A third rung of crisis intensity might include indicators like small-unit skirmishes between troops along the Kashmir divide characterized by an accentuated tempo of overrunning posts amid higher casualty counts, additional publicized cross-LoC raids and nationalistic media campaigns accompanying them,23For a discussion on the role of media in crisis escalation see the essay by Ruhee Neog in this volume, “Self-Referencing the News: Media, Policymaking, and Public Opinion in India-Pakistan Crises.” intensified small arms, rocket, and artillery fire across the Kashmir divide, an increased tempo of operations by anti-India groups linked to Pakistan’s military and intelligence services, public statements by national leaders conveying veiled or open nuclear threats, and an increased tempo of missile flight tests. These conditions are partly present in India and Pakistan at the time of this publication.
This typology is dynamic rather than static. Leaders can take steps to “jump” rungs in response to triggering events. New indicators could be employed as nuclear capabilities and military tactics evolve. Of special note are the development and induction of short-range “tactical” nuclear weapons in Pakistan and nuclear-capable ground- and submarine-launched cruise missiles by both countries. The signals associated with these weapon systems have yet to appear, and when they do, they could be hard to read.
Early on, it was difficult for Indian and Pakistani decision-makers to read each other’s signals because they did not possess the technical means to observe readiness measures. They relied on information gleaned by U.S. intelligence to fill information gaps, with the understanding that Washington could impart useful information as well as overreact to such indicators. The development and induction of new nuclear capabilities could well add to difficulties in assessing nuclear signals.
The most serious stage of the Brasstacks crisis was marked by aggressive military maneuvers that could have been interpreted as either a prelude or provocation to conflict. The crisis began in 1986 during one of India’s triennial military exercise programs, Operation Brasstacks, in the western state of Rajasthan. According to some accounts, India and Pakistan shared a “semi-formal understanding” regarding large-scale military maneuvers and exercises and that letters formalizing this agreement were exchanged on a “semi-official basis.”24Chari, Cheema, and Cohen, Four Crises and a Peace Process, 41. However, one senior Indian military official noted that Gen. Sundarji might have been unaware of this agreement at the time of the Brasstacks crisis.25Ibid.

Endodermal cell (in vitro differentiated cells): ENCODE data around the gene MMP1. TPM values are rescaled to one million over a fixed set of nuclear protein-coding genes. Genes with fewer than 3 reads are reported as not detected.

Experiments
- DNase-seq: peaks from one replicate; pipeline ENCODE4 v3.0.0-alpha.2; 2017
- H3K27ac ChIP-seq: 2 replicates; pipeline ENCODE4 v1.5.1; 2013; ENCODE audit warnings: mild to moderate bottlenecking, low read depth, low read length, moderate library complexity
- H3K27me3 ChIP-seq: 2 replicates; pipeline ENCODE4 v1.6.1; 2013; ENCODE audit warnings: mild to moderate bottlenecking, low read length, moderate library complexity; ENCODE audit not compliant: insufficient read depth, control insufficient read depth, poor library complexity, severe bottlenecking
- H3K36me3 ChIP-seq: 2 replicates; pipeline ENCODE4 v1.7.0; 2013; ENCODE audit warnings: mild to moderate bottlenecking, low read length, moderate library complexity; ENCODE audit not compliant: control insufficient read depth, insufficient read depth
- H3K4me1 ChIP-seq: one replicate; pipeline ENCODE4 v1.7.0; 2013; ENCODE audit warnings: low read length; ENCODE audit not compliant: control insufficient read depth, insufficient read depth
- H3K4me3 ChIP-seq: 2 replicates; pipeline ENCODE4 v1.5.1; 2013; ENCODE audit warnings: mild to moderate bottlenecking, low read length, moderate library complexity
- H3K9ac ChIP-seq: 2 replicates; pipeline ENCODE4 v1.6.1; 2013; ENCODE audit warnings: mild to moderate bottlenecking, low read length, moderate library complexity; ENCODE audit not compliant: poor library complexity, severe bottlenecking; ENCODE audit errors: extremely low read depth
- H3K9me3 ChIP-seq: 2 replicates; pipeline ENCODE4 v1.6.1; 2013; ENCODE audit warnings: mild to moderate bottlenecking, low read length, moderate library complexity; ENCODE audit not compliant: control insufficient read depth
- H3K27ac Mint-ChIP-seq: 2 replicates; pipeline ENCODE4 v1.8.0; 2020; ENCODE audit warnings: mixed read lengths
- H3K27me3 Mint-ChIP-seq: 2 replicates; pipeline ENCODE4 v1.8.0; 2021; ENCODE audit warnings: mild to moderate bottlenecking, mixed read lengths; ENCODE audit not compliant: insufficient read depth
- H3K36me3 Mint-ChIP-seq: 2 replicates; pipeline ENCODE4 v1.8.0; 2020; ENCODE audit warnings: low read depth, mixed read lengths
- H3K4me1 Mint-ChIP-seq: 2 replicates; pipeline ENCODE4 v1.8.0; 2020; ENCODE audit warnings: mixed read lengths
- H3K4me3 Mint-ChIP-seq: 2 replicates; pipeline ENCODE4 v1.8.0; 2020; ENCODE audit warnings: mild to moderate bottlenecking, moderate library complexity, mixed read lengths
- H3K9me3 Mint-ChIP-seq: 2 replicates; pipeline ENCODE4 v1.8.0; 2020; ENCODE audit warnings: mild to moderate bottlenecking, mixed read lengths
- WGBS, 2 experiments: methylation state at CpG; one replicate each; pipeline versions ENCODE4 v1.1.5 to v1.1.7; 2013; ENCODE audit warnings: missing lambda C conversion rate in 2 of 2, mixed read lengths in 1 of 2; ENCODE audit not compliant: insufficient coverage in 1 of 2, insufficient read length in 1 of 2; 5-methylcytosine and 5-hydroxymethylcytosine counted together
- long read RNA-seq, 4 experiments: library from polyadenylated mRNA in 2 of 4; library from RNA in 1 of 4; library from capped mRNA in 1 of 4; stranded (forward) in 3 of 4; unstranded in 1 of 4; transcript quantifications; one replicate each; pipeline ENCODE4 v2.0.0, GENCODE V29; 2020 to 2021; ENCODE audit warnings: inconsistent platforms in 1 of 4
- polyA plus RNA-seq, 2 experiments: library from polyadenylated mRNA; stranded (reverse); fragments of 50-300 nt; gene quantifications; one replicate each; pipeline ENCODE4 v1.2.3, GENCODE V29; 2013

The initiation of the crisis centered on the mobilization of some 250,000 Indian troops and 1,300 tanks — according to Pakistani estimates — along the India-Pakistan border in a way that caused sufficient concern within Pakistan that India could reorient its forces to bisect the country.26Ibid., 44. Some Indian railway routes were commandeered to move troops and heavy equipment, and strike corps carried ammunition with them to forward posts.27Ibid., 49. While lines of communication remained open on both sides through multiple channels, Indian information sharing was “uncooperative and evasive.”28Ibid., 52.
Pakistan responded by moving two strike corps closer to the border dividing the Pakistani state of Punjab and crossed the Sutlej River in January 1987 in a move that “seriously alarmed” Indian policymakers, as this mobilization simultaneously threatened both Kashmir and the Indian state of Punjab.29Ibid., 39, 54. India immediately took counter-defensive positions along the border, reinforced by a substantial airlift, and set off “war hysteria” in each country’s national media.30Ibid., 55. When the potential severity of the crisis became clear to Indian Prime Minister Rajiv Gandhi, he took actions clarifying India’s non-hostile intent — including the transfer of Sundarji’s closest civilian confidante, Arun Singh, away from the Ministry of Defense. Experienced diplomats on both sides — with an assist from Pakistan’s leader, Gen. Zia-ul-Haq, who visited India to attend a cricket match — worked out the phased return of soldiers to their barracks. Third parties, especially the United States, did not appear to overreact, nor did they play a significant crisis management role.